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the nights here are very cold. so what has changed here that means we are able to move in? the free syrian army on the edge, some defectors are protecting us. >> the army and security are on the outskirts, okay? inside the city, there are defectors. >> you mean these are defectors who are fighting for you now? >> yes. >> slowly, people emerge from evening prayer. too often for them, the knights have belonged to the presidential arrest squad -- the nights. they had to the mosque where numbers make them feel strong. >> freedom! freedom! >> what do you think will happen to al assad? >> he has to be killed.
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>> has to be killed. >> why do you want him killed? >> he killed our people. he killed our families. he has to be killed. >> the young men were full of bravado. the older ones often talk about victory, but they were more conscious of the regime poses strength. >> do you want help from abroad? do you want foreign intervention? >> we are going to win, whether there is intervention from outside or not, but the intervention will act as a raid. >> their enemy, the president, also has strong supporters who will check, clap, and fight for him, but for protesters across the country, there is no turning back. this is all bad news for president al assad.
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an autonomous capital city in the hands of the people and offended by men who have defected from his armed forces. the question is how much firepower the president has at his disposal and whether he chooses to use it year to regain control of these streets -- whether he chooses to use it here to regain control of these streets. >> a few hours later, activists say the security forces were back, arresting more people. >> for more on the situation in syria and whether there is any sign of the government goes a grip on power weakening, i spoke a short time ago to a fellow at the monterey institute of international study. damascus is considered a government stronghold, but it seems the rebels are beating at the door. how serious a threat is this to the president's power? >> i am tended to make some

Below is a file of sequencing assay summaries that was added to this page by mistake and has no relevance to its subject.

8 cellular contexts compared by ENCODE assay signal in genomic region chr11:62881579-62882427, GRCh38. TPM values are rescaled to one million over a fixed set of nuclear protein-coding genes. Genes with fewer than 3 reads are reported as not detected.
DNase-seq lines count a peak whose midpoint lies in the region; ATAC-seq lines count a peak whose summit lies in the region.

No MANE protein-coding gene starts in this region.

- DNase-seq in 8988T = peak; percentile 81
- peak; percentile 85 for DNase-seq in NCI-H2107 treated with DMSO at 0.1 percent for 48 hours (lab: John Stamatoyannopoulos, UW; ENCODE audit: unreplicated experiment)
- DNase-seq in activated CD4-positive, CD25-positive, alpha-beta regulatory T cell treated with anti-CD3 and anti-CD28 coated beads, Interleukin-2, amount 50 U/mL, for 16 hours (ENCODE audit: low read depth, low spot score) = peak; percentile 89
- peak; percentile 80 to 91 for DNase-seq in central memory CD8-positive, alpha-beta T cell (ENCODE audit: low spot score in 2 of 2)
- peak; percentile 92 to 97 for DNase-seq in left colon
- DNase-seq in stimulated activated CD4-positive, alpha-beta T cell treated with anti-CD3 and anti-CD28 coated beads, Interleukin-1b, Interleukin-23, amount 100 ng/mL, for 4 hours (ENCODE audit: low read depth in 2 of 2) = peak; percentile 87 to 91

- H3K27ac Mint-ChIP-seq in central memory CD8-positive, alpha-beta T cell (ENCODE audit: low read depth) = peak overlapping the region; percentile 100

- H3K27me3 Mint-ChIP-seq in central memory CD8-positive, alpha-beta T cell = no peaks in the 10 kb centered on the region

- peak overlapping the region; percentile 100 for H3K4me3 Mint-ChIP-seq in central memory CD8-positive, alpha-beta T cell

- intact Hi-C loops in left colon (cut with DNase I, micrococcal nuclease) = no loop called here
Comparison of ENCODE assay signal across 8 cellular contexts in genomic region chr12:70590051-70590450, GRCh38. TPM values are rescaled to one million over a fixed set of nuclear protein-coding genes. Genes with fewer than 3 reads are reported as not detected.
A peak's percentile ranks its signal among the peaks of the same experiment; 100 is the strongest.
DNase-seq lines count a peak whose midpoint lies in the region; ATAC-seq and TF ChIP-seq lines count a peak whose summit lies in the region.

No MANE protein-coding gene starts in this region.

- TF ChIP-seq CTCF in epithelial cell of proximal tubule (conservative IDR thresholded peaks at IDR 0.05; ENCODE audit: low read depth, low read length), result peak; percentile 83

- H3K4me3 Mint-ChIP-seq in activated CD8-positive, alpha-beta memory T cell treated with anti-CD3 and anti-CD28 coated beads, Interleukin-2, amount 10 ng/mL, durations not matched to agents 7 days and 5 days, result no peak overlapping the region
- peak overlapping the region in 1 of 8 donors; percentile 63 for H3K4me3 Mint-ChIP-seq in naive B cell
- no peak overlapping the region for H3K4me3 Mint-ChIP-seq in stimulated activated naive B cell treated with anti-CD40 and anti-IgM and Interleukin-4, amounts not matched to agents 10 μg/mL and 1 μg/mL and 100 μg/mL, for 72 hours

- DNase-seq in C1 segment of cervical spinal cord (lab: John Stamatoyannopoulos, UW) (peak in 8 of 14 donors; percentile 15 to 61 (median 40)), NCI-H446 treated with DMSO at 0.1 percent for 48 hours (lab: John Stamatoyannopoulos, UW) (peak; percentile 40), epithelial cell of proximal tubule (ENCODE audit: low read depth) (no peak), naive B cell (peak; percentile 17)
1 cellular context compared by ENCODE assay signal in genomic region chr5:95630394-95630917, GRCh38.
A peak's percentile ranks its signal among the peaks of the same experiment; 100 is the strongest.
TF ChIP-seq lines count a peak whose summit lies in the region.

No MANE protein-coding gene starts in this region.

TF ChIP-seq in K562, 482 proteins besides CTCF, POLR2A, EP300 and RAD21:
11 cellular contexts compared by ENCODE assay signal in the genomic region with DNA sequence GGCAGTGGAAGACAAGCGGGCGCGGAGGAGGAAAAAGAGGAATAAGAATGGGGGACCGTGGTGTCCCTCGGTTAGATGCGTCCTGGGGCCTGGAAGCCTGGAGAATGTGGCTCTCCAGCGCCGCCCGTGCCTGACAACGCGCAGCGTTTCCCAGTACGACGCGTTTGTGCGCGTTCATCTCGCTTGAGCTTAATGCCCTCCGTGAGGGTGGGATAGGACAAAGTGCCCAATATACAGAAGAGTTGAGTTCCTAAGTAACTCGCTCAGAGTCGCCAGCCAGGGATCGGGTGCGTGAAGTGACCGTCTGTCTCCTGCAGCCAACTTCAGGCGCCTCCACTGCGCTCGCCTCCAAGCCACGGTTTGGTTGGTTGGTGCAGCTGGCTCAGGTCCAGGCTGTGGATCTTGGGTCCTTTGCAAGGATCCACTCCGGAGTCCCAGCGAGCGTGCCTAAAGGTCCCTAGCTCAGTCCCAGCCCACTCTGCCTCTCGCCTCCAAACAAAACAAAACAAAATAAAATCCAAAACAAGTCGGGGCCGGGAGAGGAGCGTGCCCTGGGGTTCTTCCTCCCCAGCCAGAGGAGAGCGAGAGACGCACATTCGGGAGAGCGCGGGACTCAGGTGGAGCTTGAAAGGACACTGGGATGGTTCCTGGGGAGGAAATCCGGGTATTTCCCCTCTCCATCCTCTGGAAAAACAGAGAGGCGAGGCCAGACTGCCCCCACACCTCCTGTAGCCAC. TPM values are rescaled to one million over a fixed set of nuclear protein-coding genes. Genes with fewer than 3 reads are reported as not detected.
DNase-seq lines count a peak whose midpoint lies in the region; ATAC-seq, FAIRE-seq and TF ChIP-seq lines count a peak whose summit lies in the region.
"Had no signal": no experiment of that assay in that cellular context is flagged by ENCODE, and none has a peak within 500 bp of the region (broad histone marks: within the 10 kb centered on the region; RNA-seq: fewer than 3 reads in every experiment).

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conclusions, but the situation on the ground is very fluid, so i am cautiously optimistic. by that, i mean that what could be advances, as we're seeing by the rebels, could be nothing more than tactical retreats by the syrian forces. by that, i mean they could withdraw from the syrian territory today but the sad that tomorrow, they will pound it and shell it -- but beside that tomorrow, they will pound and show it. if they hold it for several more days and seize more territory, then this is a good sign, but for now, it is inconclusive. >> the arab league has taken its plan to end the violence to the united nations. given that russia still supports assad's government, is there likely to be any action? >> a note regarding the arab peace plan, as if it was from day one that the observer mission -- they were trying to mediate a dialogue between two